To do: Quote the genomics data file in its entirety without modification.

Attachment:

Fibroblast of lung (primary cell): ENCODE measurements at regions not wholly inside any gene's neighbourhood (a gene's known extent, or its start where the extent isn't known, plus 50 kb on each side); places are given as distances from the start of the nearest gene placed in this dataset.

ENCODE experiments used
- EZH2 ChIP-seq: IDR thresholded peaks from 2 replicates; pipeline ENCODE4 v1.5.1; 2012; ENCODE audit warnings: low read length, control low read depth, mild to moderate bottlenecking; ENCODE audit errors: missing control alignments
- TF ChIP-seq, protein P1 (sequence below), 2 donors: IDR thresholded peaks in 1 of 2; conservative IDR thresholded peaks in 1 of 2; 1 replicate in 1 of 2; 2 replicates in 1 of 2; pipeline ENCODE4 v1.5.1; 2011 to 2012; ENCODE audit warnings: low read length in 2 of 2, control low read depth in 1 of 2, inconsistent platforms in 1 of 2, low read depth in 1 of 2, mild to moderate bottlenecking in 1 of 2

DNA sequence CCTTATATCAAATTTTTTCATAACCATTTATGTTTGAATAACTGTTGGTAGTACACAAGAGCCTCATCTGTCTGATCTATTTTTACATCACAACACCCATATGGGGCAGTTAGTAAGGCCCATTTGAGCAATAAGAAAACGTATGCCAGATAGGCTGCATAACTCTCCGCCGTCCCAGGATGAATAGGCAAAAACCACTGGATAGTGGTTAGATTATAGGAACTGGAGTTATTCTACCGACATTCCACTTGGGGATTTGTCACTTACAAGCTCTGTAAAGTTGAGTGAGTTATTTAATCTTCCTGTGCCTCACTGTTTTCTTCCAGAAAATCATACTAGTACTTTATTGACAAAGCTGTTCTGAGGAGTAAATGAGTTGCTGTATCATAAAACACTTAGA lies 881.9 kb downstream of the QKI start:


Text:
Fibroblast of lung (primary cell): ENCODE measurements at regions not wholly inside any gene's neighbourhood (a gene's known extent, or its start where the extent isn't known, plus 50 kb on each side); places are given as distances from the start of the nearest gene placed in this dataset.

ENCODE experiments used
- EZH2 ChIP-seq: IDR thresholded peaks from 2 replicates; pipeline ENCODE4 v1.5.1; 2012; ENCODE audit warnings: low read length, control low read depth, mild to moderate bottlenecking; ENCODE audit errors: missing control alignments
- TF ChIP-seq, protein P1 (sequence below), 2 donors: IDR thresholded peaks in 1 of 2; conservative IDR thresholded peaks in 1 of 2; 1 replicate in 1 of 2; 2 replicates in 1 of 2; pipeline ENCODE4 v1.5.1; 2011 to 2012; ENCODE audit warnings: low read length in 2 of 2, control low read depth in 1 of 2, inconsistent platforms in 1 of 2, low read depth in 1 of 2, mild to moderate bottlenecking in 1 of 2

DNA sequence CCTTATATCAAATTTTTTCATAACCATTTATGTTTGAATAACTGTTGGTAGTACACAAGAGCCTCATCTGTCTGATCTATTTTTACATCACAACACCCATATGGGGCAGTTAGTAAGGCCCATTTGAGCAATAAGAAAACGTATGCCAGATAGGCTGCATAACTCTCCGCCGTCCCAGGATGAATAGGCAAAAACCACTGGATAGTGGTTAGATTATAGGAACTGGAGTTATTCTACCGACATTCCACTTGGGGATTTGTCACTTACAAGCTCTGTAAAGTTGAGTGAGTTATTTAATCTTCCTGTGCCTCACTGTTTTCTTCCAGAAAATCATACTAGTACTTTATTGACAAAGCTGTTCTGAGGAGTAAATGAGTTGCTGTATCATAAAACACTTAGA lies 881.9 kb downstream of the QKI start: